J.S.A.
v.
M.H

Not overruled or negatively treated on appealinfoCoverage
Appellate Court of Illinois, Third DistrictJul 11, 2008
384 Ill. App. 3d 998 (Ill. App. Ct. 2008)
384 Ill. App. 3d 998893 N.E.2d 682

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Nos. 3-04-0678, 3-04-0908, 3-05-0556, 3-05-0561 cons.

Opinion filed July 11, 2008. Modified on denial of rehearing September 8, 2008.

Appeal from the Circuit Court of Will County; the Hon. William McMenamin, Judge, presiding.

Edward R. Jaquays, of Law Offices of Edward R. Jaquays, of Joliet, for M.H. and W.C.H.

J. Scott Arthur, of Orland Park, for J.S.A.

Denise Grabavoy, of Bolingbrook, guardian ad litem.



JUSTICE O'BRIEN delivered the opinion of the court:

This consolidated action involves both an adoption proceeding (No. 99 AD 115) and a parentage action (No. 99 F 420). Our review extends to issues raised in four appeals, including No. 3-04-0678, which is before us on remand from the supreme court's decision, J.S.A. v. M.H., 224 Ill. 2d 182, 863 N.E.2d 236 (2007). The other appeals, Nos. 3-04-0908, 3-05-0556, and 3-05-0561, were originally dismissed by this court based on our conclusion in No. 3-04-0678. We now reverse the trial court's denial of J.S.A.'s petition to establish a parent-child relationship and remand for a hearing on his visitation request; reinstate J.S.A. as a party to the adoption action; vacate the trial court's grant of partial summary judgment in favor of M.H. and W.H. and stay that proceeding pending the conclusion of the parentage action; and affirm the finding of contempt against W.H. and the trial court's denial of the Hs.' motion to lift the stay and sever the cases and its order compelling W.H. to submit to DNA testing. The other issues raised in these appeals we determine to be moot.

FACTS

The facts of this protracted and torturous litigation have been set forth in our previous decisions, as well as the supreme court's opinion. We will briefly summarize and add facts from the events which have occurred subsequent to the prior decisions. In 1993, attorneys J.S.A. and M.H. began an extramarital affair, and in January 1996, a child, T.H., was born to M.H. Her husband, W.H., was listed on the child's birth certificate as the father and M.H. and W.H. began to raise the child as their own. In 1998, M.H. ended her affair with J.S.A., and in 1999, J.S.A. insisted that the parties perform a self-deoxyribonucleic acid (DNA) test. In September 1999, J.S.A. filed a petition to determine the existence of a parent-child relationship pursuant to the Illinois Parentage Act of 1984 (Parentage Act) ( 750 ILCS 45/7(a) (West 1998)). The following month, W.H. filed a declaration of parentage and was joined as a party in the parentage action.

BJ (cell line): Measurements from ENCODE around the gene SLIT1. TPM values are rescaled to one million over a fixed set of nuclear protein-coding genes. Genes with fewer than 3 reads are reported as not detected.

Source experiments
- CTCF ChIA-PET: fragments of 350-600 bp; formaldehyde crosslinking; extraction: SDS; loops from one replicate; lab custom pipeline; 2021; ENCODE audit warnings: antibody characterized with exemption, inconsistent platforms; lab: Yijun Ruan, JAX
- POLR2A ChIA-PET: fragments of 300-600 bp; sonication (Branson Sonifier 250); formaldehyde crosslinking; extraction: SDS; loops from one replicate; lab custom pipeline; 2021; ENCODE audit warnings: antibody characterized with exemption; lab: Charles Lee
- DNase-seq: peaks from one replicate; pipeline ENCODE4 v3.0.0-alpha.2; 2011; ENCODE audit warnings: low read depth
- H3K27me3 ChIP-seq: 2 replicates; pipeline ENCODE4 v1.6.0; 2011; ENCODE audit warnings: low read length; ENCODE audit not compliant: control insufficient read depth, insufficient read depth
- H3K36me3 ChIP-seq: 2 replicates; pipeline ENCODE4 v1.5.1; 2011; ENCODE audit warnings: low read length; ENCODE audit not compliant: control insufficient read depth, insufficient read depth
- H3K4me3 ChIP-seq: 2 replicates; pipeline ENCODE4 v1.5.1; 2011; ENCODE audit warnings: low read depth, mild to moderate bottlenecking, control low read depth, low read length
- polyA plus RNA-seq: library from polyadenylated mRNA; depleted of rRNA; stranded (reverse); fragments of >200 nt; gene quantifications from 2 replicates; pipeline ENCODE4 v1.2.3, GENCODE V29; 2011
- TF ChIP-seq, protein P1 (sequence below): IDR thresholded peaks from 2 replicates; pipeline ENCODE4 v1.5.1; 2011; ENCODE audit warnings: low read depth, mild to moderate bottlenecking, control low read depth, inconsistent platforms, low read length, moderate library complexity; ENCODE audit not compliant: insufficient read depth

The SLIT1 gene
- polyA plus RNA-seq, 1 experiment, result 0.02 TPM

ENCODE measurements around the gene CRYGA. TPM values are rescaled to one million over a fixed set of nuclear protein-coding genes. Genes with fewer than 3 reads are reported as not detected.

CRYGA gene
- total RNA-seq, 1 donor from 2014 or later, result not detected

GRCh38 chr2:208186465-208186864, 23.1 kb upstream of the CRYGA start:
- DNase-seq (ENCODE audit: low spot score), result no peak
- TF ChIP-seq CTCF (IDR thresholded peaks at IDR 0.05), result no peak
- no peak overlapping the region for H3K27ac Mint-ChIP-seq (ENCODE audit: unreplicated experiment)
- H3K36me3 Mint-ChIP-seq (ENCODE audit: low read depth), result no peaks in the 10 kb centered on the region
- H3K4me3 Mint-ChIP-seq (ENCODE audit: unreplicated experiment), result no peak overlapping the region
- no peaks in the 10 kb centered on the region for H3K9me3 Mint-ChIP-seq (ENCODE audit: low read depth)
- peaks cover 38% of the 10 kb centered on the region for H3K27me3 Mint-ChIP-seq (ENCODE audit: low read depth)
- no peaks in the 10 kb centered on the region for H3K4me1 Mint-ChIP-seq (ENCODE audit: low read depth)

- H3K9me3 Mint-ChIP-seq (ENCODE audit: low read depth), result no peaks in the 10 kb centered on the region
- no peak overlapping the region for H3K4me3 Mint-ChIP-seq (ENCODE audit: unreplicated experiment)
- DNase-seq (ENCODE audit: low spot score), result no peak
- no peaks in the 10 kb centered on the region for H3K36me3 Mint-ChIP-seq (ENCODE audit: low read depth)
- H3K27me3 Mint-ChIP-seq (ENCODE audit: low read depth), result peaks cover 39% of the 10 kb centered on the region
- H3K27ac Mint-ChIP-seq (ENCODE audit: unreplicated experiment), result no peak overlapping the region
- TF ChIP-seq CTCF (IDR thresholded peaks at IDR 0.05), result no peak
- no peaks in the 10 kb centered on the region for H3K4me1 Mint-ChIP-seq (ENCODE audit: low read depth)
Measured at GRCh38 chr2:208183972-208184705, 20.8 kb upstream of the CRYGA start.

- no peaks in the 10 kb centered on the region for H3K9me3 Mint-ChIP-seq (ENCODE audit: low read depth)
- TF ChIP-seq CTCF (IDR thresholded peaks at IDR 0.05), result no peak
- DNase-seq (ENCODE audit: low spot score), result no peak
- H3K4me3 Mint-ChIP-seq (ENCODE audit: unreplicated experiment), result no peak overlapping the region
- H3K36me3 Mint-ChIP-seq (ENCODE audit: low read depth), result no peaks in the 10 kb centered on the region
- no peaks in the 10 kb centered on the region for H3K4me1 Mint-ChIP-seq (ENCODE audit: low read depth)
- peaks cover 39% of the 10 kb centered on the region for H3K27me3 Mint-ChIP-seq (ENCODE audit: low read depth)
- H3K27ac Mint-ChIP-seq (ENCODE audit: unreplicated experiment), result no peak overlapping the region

In October 1999, M.H. and W.H. filed a petition to adopt a related child, naming J.S.A. and T.H. as respondents. They also filed in the adoption action a petition to terminate J.S.A.'s parental rights, claiming that he was unfit. In February 2000, M.H. and W.H. filed a motion to dismiss J.S.A. from both actions per section 2-619(a)(9) of the Code of Civil Procedure (Civil Code) ( 735 ILCS 5/2-619(a)(9) (West 1998)) for his failure to register with the Putative Father Registry in the Adoption Act ( 750 ILCS 50/12.1 (West 1998)). The trial court granted the motion to dismiss in the adoption action but denied it in the parentage proceeding. J.S.A. filed a motion to reconsider his dismissal from the adoption proceedings which remained pending until June 2005.

In December 2001, following a hearing in the parentage action, the trial court dismissed J.S.A.'s petition to establish a parent-child relationship, finding that T.H.'s best interests were served by denying J.S.A.'s request for DNA testing. J.S.A. appealed and we reversed and remanded in August 2003. J.S.A. v. M.H., 343 Ill. App. 3d 217, 797 N.E.2d 705 (2003). On remand and pursuant to our directive, the parties were ordered to submit to DNA testing. M.H. and W.H. sought injunctive relief, requesting that the DNA tests be enjoined until the adoption action concluded, and filed a motion to declare the Parentage Act unconstitutional. Their motions were denied and the adoption action was ordered to remain stayed pursuant to a prior order pending the DNA test results. J.S.A. moved to have W.H. submit to DNA testing pursuant to Supreme Court Rule 215. 210 Ill. 2d R. 215. Motions by M.H. and W.H. to dismiss J.S.A.'s Rule 215 request and to sever the cases and lift the stay were denied. After their motions to reconsider were denied, M.H. and W.H. filed appeal No. 3-04-0678.

Pursuant to the court's order, J.S.A. submitted to DNA testing on September 9, 2004. M.H., W.H. and T.H. did not comply with the order. A rule to show cause issued for their failure to comply, and in November 2004, the trial court held M.H. and W.H. in contempt. The trial court fined W.H. $100 for his discovery violation and entered a finding that W.H.'s failure to submit to DNA testing constituted an evidentiary admission that testing would exclude him as T.H.'s father pursuant to section 11(a) of the Parentage Act. 750 ILCS 45/11(a) (West 2004). M.H. was sentenced to imprisonment with the sentence stayed for two weeks. On December 23, 2004, M.H. and T.H. submitted to DNA testing. M.H. and W.H. thereafter appealed the trial court's order requiring them to submit to DNA testing, the denial of their motion to declare the Parentage Act unconstitutional, and the findings of contempt against them in No. 3-04-0908.